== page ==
HC Deb 16 January 1964 vol 687 cc395-7
28. Sir F. Soskice

asked the Secretary of State for the Home Department to what extent he intends to introduce legislation to amend the Fugitive Offenders Act, 1881, in its application to fugi- tives accused of having committed political offences; and what amendments he proposes to introduce.

Mr. Brooke

The Government do not contemplate legislation on this subject until our consultations with other members of the Commonwealth about the Act as a whole have been completed.

Sir F. Soskice

Would not the Home Secretary agree that, as the law stands, he may, in the exercise of his discretion in dealing with future cases of political offences, be called upon to make very invidious distinctions between the judicial systems and the police systems of sovereign independent Powers? Does not he agree that the law should be altered as soon as possible in order to relieve him or his successors of that responsibility?

Mr. Brooke

It is because the Government as a whole think the law outdated, and in a sense that it should be reviewed, that we have started these consultations with the Commonwealth. I think that the whole House accepts that this is a matter where we could not act unilaterally. I am glad to say that hitherto I have not had to make the kind of invidious judgment suggested by the right hon. and learned Gentleman, and I hope that I shall not be called upon to do so.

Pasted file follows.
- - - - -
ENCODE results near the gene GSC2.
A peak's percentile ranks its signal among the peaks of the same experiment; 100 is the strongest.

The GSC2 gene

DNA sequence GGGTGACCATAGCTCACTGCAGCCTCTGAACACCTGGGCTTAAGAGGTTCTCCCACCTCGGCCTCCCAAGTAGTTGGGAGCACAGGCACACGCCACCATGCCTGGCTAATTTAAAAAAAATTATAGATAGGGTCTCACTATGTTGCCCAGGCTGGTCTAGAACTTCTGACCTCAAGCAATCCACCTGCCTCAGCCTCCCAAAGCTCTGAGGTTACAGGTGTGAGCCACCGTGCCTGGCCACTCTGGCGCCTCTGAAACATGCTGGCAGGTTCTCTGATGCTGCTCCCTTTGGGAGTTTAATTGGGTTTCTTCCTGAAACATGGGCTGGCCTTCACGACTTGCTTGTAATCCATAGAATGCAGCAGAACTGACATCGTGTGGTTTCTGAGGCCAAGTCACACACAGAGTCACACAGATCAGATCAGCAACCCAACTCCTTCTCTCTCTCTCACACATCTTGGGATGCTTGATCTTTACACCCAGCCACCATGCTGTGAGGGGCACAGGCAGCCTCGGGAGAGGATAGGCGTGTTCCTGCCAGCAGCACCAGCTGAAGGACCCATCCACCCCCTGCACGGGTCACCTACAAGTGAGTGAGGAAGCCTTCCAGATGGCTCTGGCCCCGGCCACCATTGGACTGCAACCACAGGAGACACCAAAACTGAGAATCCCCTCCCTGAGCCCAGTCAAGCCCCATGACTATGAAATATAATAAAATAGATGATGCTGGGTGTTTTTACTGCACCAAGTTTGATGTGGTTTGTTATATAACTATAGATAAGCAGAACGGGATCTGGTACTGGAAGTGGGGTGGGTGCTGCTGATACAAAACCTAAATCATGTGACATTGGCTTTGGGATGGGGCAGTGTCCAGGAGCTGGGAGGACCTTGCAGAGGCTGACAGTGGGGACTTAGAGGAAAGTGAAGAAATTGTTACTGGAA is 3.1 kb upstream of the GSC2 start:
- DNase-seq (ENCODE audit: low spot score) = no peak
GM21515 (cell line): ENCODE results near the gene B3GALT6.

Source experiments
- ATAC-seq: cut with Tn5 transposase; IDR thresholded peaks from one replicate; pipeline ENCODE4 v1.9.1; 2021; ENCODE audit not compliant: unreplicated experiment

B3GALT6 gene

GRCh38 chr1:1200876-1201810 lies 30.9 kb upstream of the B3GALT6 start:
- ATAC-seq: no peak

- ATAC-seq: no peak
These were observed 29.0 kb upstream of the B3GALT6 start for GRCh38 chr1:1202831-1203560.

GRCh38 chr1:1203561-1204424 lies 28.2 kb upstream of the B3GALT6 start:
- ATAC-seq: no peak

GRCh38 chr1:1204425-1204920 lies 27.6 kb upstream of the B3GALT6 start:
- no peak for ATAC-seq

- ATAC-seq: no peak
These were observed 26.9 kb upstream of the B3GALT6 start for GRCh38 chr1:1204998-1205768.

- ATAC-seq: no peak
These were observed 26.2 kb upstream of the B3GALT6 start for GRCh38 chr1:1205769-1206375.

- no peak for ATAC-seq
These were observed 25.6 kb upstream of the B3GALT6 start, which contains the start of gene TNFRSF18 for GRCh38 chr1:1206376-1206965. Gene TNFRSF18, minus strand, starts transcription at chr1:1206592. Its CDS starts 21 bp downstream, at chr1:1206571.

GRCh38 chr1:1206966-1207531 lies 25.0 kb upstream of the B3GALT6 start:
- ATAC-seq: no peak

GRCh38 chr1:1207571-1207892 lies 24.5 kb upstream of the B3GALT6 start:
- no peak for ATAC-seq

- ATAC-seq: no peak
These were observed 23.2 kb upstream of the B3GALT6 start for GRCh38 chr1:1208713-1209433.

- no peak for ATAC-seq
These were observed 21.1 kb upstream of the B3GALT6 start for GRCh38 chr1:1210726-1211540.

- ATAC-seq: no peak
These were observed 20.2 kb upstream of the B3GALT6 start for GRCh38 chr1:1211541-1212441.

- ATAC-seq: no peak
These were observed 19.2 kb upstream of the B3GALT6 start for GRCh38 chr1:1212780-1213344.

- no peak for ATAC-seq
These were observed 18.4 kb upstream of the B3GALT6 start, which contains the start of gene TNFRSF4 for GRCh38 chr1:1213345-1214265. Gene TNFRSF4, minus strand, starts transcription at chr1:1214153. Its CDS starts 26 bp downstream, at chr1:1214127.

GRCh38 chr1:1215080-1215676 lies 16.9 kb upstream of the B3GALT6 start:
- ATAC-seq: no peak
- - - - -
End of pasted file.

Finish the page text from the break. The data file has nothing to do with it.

Mr. Dudley Smith

Can my right hon. Friend say whether these consultations with Commonwealth Governments are actually under way?

Mr. Brooke

Yes, they are going forward and I think that there is a general reaction throughout most of the Commonwealth countries that it is desirable to have a review of this Act. But it is not a matter which can be settled in a day or two.

Mr. E. L. Mallalieu

Is the right hon. Gentleman aware of the intense indignation which would be aroused in this country if by any chance he should accede to a demand for the return of a Ghananian citizen by the dictator of that country?

Mr. Brooke

That is a hypothetical question.

Sir Richard Glyn

Will my right hon. Friend assure the House that he will resist pressure on the Government, from whatever source, to act unilaterally in this matter without due regard for Commonwealth opinion?

Mr. Brooke

Yes. It is the firm determination of the Government to obtain the views of the Commonwealth as a whole before presenting legislation to this House.

Mr. Paget

Can the right hon. Gentleman say how many members of the Commonwealth have already acted unilaterally in amending this Act and why we cannot act unilaterally in a matter concerning our jurisdiction?

Mr. Brooke

To the best of my belief, two members have already acted unilaterally. I am sure that it would be the view of the House as a whole that in a matter such as this, which affects the whole of the Commonwealth, this country, of all Commonwealth countries, should not act unilaterally.

Forward to